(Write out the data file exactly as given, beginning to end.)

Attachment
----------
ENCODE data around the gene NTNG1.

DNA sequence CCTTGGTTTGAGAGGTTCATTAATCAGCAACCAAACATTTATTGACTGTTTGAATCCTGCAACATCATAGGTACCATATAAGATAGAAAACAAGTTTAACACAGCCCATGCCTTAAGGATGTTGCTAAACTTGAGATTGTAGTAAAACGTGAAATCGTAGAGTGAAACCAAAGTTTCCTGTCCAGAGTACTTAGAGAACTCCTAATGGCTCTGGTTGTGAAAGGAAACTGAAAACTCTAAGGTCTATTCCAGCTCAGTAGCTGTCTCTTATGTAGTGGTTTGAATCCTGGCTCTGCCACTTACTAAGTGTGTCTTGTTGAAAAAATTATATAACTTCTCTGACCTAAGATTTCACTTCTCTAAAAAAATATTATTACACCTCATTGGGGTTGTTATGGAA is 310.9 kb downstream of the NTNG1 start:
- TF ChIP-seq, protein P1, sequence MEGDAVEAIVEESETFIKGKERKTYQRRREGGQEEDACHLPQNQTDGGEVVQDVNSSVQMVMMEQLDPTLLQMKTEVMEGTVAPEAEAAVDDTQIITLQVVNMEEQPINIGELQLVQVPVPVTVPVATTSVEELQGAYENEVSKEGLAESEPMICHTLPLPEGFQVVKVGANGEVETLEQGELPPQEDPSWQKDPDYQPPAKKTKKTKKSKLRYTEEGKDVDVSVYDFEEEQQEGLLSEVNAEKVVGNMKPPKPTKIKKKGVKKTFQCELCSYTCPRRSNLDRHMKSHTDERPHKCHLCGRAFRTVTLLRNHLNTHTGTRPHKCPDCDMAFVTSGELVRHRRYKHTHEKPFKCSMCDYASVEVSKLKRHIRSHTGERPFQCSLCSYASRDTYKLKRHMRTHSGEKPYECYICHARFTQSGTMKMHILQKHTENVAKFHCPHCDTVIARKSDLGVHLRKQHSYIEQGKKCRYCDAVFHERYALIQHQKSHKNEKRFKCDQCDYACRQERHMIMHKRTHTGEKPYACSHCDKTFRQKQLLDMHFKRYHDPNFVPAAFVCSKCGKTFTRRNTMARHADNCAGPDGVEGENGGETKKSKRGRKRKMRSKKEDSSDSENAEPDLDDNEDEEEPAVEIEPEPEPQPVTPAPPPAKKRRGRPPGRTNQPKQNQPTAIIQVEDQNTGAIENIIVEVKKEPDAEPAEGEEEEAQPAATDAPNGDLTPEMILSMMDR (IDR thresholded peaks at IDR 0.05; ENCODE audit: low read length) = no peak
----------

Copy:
ENCODE data around the gene NTNG1.

DNA sequence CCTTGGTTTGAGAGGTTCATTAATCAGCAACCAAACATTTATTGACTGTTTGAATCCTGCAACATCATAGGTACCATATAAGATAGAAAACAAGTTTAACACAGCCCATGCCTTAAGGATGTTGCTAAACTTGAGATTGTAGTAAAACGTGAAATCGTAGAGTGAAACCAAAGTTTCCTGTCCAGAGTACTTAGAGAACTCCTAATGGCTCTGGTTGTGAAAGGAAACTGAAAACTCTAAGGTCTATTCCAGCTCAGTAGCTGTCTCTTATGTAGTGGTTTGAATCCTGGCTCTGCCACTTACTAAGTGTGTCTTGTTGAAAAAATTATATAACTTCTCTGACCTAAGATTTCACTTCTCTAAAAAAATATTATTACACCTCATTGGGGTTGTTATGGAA is 310.9 kb downstream of the NTNG1 start:
- TF ChIP-seq, protein P1, sequence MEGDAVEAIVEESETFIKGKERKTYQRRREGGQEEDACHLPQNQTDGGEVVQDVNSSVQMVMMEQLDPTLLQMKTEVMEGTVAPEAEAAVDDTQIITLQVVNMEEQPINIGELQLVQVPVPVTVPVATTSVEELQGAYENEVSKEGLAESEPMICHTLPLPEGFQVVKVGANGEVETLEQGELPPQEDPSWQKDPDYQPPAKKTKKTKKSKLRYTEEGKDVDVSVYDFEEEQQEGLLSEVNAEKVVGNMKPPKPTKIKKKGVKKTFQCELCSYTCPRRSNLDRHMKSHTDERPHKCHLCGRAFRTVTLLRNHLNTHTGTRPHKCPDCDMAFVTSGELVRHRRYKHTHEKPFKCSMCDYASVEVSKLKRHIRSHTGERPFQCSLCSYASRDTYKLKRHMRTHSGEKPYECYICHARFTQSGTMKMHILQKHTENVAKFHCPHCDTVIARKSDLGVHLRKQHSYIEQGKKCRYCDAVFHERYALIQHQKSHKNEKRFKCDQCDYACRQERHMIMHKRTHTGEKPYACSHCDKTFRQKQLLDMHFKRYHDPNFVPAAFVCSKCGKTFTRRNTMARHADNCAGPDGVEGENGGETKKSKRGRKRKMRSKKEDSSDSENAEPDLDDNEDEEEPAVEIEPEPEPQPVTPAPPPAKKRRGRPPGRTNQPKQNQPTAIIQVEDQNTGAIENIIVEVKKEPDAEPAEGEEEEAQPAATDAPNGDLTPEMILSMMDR (IDR thresholded peaks at IDR 0.05; ENCODE audit: low read length) = no peak